Additional Activities In this portion, another activity will be given

to you to enrich your knowledge or skill of the
lesson learned. This also tends retention of
learned concepts.

Answer Key This contains answers to all activities in the


At the end of this module, you will also find:

References This is a list of all sources used in developing

this module.

The following are some reminders in using this module:

1. Use the module with care. Do not put unnecessary mark/s on any part of the
module. Use a separate sheet of paper in answering the exercises.
2. Don’t forget to answer What I Know before moving on to the other activities
included in the module.
3. Read the instructions carefully before doing each task.
4. Observe honesty and integrity in doing the tasks and checking your answers.
5. Finish the task at hand before proceeding to the next.
6. Return this module to your teacher/facilitator once you are through with it.
If you encounter any difficulty in answering the tasks in this module, do not
hesitate to consult your teacher or facilitator. Always bear in mind that you are
not alone.

We hope that through this material, you will experience meaningful learning
and gain deep understanding of the relevant competencies. You can do it!

What I Need to Know

Every day, you get to encounter information that may not be clearly stated,
and you are put to situations where questions cannot be answered immediately.
To help you develop your critical thinking and literacy skills, this module
was designed and written with you in mind. The scope of this module permits it to
be used in many different learning situations, especially in the new normal
education. The language used recognizes the diverse vocabulary level of students.
The lessons are arranged to follow the standard sequence of the course. But the order
in which you read them can be changed to correspond with the textbook you are now

The module is divided into two lessons, namely:

• Lesson 1 – Cohesive Devices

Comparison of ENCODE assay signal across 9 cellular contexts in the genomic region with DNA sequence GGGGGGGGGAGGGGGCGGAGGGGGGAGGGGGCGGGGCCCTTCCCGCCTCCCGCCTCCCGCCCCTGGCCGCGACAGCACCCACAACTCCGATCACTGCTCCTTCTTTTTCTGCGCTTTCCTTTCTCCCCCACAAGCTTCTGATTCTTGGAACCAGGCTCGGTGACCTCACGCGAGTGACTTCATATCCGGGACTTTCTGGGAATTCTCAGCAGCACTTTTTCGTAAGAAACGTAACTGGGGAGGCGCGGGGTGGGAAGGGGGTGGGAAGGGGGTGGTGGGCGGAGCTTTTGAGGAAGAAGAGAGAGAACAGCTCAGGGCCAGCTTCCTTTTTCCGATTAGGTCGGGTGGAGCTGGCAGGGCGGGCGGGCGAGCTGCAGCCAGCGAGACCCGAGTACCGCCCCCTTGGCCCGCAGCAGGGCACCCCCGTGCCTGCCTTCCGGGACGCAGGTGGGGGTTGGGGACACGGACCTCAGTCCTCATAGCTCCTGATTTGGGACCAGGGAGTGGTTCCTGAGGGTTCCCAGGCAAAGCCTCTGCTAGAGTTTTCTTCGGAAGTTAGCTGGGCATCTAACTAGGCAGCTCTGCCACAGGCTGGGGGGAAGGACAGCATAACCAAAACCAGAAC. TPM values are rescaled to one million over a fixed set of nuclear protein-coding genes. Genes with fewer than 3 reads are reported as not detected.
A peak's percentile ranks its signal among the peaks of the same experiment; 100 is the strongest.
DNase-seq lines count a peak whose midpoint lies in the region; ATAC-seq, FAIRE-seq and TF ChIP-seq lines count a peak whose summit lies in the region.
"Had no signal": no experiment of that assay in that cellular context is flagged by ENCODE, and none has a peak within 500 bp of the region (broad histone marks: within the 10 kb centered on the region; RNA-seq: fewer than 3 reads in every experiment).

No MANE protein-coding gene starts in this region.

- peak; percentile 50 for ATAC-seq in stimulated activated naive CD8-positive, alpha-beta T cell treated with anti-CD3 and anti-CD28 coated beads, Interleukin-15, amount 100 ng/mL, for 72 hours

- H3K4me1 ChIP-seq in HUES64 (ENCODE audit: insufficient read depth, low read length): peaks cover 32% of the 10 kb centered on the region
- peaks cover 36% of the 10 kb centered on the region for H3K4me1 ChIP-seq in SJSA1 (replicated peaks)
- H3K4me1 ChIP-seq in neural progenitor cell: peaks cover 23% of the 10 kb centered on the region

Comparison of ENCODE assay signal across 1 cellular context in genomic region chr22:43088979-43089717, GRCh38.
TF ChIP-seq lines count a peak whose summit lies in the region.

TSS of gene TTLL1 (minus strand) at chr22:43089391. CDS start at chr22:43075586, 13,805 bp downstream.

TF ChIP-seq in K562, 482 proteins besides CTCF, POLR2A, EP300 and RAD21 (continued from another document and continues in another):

• Lesson 2 – Writing an Independent Critique

After going through this module, you are expected to:

1. expand ideas using principles of cohesion.
2. identify the steps in writing an independent critique.
3. compose an independent critique of a specific selection.

What I Know

This part serves as a pre-test which will determine your background and prior
knowledge about the lesson to be discussed.

Directions: Answer the following questions to test your prior knowledge regarding
the topics. Write only the letter of your answer on a separate sheet of paper.

________ 1. What piece of writing helps in analyzing a specific text?

A. Essay B. Critique C. Editorial D. Argumentative

________ 2. What is the aim of an independent critique?

A. To summarize the original text
B. To prove how flawed the text is
C. To analyze how well the points in the article are made
D. To make an argument with a specific topic

________ 3. Which states how critiques benefit the writer of the text?
A. Helping the writer to make his work better
B. Encouraging the writer to pursue a different line of work
C. Giving the writer concrete ideas for a new text
D. Helping the writer provides basis to their work

________ 4. Which is the first step in writing a critique?

A. Read and understand the text.
B. State a conclusion as well as reasons for it.
C. Review the ideas and their flow in the text.
D. Orient the reader regarding the text.

________ 5. Which is the final step in writing a critique?

A. State a conclusion as well as reasons for it.
B. Read and understand the text.
C. Review the ideas and their flow in the text.
D. Orient the reader regarding the text.

Cohesive Devices
Every day, you get to encounter information that may not be clearly stated,
and you are put to situations where questions cannot be answered immediately. In
this case, you are forced to make meanings out of it. Same is true when you read,
you encounter words that may be unfamiliar, and you see the need to unlock them
to fully comprehend the text.

For this lesson, you will learn how to use the different cohesive devices which